Virtual currencies’ rough road

Despite scandals, government-free currencies are gaining fans

Charles Wallace
7 June 2014

5 min read

Many people have difficulty believing that a currency created by a computer geek can have real value, but 75 “crypto-currencies” are available today and they’re being exchanged for actual goods and services – including some that are illegal. Compass looks at the attractions and drawbacks of virtual currencies and their evolution to date.

The concept of virtual currency – money created on a computer rather than produced in a government mint – is, at first glance, promising. Such “crypto-currencies” can be moved around the world at virtually no cost, while traditional money-transfer services charge hefty fees. More importantly, because virtual currencies are not controlled by governments, they are not subject to exchange controls and should be immune from hyperinflation or sudden depreciation.
But the reality of such currencies is proving less utopian, with scandals ranging from drug trading to trader bankruptcies threatening the concept’s long-term viability.

More than 75 e-currencies are being traded worldwide, with an estimated market value of US$11 billion. The largest, with about US$10 billion value, or almost 90% of the market, has gained fame as “bitcoin”; competitors have names that include litecoin, dogecoin and XRP.

Virtual currencies get their value from people’s willingness to exchange goods, services and traditional, government-issued currencies for them. This same “willingness to believe” has given government-issued currencies their value since 1971 when the USA, followed by the rest of the world, canceled their promises to exchange coins and notes for government-held gold reserves. Once the exchange to gold ended, as economist Milton Friedman observed, “the pieces of green paper have value only because everybody thinks they have value.”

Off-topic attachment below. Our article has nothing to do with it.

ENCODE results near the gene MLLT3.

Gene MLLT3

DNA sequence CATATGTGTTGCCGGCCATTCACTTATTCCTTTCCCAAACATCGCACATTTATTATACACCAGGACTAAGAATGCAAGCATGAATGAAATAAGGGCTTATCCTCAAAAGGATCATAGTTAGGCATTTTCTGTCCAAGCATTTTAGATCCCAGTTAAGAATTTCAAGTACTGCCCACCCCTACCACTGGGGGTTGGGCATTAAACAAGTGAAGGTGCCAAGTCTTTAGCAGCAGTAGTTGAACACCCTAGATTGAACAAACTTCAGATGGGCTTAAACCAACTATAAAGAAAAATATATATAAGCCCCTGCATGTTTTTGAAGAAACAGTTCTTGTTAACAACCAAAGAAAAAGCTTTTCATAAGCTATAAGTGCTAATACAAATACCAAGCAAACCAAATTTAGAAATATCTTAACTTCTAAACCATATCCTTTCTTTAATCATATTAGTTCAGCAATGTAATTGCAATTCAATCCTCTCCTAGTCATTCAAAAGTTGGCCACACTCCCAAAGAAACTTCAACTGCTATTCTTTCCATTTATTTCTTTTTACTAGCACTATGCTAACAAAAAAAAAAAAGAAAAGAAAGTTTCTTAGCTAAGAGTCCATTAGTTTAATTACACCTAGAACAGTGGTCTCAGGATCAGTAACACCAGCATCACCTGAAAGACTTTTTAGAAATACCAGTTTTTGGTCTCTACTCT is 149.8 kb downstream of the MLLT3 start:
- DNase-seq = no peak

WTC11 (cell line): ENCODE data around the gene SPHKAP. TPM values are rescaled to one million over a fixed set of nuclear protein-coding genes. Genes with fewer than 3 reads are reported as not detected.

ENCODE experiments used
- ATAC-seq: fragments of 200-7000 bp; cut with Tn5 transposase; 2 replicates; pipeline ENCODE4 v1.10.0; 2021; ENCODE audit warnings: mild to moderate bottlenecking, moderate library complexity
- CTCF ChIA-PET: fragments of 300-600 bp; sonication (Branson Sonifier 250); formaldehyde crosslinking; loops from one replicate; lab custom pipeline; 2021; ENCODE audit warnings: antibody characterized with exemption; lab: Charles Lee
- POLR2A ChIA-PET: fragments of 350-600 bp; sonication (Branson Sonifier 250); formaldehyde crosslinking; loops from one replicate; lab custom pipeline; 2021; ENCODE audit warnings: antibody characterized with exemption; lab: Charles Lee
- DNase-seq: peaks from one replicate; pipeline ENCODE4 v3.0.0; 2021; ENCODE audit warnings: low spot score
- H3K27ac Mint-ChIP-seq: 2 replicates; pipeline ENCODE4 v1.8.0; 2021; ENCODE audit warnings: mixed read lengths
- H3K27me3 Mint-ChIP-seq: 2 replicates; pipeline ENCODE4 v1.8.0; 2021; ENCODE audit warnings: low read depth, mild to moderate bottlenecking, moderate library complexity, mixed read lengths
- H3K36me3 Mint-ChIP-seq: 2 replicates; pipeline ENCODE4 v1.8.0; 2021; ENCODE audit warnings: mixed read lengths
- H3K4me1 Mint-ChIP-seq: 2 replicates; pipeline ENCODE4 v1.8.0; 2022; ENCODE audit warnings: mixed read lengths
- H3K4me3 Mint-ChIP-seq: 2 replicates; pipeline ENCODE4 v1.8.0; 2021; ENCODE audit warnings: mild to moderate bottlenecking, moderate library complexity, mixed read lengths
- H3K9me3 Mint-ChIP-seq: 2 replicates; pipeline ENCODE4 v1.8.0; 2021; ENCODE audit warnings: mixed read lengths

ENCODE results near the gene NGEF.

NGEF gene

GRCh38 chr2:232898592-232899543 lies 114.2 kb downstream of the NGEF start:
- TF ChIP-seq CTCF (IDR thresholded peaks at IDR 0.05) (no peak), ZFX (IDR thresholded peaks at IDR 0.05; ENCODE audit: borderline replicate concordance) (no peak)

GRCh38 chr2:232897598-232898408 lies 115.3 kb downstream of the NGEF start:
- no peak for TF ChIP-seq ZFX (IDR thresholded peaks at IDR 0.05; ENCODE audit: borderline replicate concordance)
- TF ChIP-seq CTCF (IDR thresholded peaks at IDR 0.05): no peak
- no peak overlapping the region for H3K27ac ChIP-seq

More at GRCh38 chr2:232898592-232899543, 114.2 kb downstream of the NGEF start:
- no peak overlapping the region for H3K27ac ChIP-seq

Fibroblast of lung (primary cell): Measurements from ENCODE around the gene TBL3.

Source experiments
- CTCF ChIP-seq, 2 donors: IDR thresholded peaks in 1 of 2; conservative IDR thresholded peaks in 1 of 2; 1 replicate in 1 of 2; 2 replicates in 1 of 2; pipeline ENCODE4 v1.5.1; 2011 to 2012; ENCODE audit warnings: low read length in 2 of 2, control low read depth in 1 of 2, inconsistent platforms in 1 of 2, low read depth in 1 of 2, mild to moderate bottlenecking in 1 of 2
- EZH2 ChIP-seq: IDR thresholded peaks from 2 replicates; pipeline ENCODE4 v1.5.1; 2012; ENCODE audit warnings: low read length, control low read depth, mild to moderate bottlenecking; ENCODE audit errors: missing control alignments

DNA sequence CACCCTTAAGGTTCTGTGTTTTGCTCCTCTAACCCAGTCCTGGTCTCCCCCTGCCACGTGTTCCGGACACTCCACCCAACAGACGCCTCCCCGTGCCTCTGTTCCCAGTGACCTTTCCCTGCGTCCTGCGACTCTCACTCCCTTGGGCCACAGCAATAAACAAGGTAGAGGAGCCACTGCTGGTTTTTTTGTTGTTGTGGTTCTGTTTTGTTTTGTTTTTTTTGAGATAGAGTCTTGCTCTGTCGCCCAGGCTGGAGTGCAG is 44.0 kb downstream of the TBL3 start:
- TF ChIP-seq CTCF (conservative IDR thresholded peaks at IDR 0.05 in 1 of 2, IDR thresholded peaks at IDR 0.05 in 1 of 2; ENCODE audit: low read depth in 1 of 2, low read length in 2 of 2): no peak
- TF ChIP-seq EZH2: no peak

The public’s trust in virtual currencies is not nearly as widespread or strong as public confidence in government-issued currencies, credit cards and electronic bank transactions (in fact, money that exists only on a computer and gets passed from bank to bank now accounts for 92% of the world’s supply).

But enough people have confidence in virtual currencies’ stability and exchangeability that they are gaining wider acceptance.

US$460 million

Japan’s MtGox, the world’s largest bitcoin exchange, filed for bankruptcy after admitting that bitcoins worth US$460 million had been stolen by hackers.


Virtual currencies have been around for at least 18 years, when something called e-gold was first unveiled. Bitcoin was created by a programmer with the pseudonym Satoshi Nakamoto in 2008, and each coin was initially worth about 25 cents US. (The person or organization behind the currency has, so far, kept its identity secret.)